Modern Software Experience

2012-06-15

obsolete GEDCOM feature

multi-volume GEDCOM

It is a little-known feature of the GEDCOM specification that it supports multi-volume GEDCOM files. This isn't documented in chapter 1, but near the end of chapter 2, so it isn't a basic feature of the GEDCOM grammar, but a feature of the lineage-linked form.

how

Here's how it works. Normally, a single GEDCOM file has the *.GED extension. The full name could be Jones.GED.
When the file is too large to fit on a single volume, it is split into multiple files, and each of these file is placed onto a separate volume. The first file retains the *.GED extensions, but the second file gets extensions *.G00, the third one gets extension *.G01, etcetera. The file is split over as many volumes as necessary, but no more than one hundred and one volumes; *.G99 is the last extension this multi-volume scheme suppports.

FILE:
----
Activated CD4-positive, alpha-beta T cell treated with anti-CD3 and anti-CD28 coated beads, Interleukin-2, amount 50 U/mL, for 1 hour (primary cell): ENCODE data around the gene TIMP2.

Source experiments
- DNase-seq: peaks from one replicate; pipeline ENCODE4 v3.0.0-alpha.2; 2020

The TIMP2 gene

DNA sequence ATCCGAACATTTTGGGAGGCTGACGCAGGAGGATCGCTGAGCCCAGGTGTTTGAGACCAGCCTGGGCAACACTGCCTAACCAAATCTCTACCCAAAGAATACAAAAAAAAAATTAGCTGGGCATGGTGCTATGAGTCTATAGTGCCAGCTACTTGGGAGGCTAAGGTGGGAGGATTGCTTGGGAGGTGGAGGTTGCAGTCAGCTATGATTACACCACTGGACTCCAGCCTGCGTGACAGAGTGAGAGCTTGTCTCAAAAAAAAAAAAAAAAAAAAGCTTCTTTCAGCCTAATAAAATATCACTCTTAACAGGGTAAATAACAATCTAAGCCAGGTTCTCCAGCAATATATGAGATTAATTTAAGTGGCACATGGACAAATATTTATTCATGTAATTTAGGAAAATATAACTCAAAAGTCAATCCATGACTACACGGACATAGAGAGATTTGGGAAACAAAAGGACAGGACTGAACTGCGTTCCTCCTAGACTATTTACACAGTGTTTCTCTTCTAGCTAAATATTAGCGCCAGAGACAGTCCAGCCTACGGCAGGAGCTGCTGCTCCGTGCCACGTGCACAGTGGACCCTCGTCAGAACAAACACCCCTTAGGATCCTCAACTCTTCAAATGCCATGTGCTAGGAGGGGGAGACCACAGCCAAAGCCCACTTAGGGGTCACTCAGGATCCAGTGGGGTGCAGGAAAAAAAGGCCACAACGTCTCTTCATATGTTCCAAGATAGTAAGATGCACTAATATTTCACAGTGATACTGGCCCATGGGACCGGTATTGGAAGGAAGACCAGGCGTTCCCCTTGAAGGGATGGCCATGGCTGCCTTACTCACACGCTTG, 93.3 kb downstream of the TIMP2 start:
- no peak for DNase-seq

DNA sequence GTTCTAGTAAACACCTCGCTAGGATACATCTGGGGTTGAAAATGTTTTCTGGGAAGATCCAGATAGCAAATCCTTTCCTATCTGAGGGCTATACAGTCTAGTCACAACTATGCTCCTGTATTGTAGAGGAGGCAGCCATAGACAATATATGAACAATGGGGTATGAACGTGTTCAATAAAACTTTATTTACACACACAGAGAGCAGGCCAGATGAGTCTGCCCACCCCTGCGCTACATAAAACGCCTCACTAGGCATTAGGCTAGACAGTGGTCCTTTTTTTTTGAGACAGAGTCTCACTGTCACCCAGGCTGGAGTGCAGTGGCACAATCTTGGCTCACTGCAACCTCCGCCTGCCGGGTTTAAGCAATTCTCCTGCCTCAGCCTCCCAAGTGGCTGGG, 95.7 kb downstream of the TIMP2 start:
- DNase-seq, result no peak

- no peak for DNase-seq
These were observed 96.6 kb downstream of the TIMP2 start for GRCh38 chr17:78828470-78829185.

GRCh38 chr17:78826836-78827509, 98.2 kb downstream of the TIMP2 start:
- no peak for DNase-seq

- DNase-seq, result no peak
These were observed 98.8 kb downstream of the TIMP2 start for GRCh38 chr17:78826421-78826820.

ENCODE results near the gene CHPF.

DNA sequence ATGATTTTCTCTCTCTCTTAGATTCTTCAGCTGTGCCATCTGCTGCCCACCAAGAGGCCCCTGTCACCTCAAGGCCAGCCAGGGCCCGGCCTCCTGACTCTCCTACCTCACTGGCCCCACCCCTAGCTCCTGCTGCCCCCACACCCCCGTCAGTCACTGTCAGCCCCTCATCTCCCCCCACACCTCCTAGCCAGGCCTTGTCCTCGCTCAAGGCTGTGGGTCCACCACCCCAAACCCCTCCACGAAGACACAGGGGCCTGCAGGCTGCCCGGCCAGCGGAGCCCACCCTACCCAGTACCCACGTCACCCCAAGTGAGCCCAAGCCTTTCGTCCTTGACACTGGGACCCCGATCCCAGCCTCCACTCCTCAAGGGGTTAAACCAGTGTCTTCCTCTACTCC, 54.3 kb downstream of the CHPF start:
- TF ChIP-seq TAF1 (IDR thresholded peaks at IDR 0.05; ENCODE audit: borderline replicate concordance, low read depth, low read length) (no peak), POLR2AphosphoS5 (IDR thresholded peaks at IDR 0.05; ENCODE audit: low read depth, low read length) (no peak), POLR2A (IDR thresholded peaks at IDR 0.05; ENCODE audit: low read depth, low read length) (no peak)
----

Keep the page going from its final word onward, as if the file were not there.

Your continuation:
If the file Jones.GED were to split over three volumes, the three filenames used would be Jones.GED, Jones.G00 and Jones.G01.

The GEDCOM specification specifies a slightly different naming scheme for use with Macintosh floppies, but the overall approach is the same; the file is split into multiple smaller files, and the file name used for each volume ensures these parts will be put back together in the right order; if you accidentally inserted a disks out of order, the application would tell you that it expected another one.

writing

The rules for splitting are very simple; a split has to be made between two GEDCOM lines. So, each volume contains a whole number of lines.
There are no other rules for splitting a files. In practice, files would be split files at roughly the size of the disk used, to minimise the number of disks needed.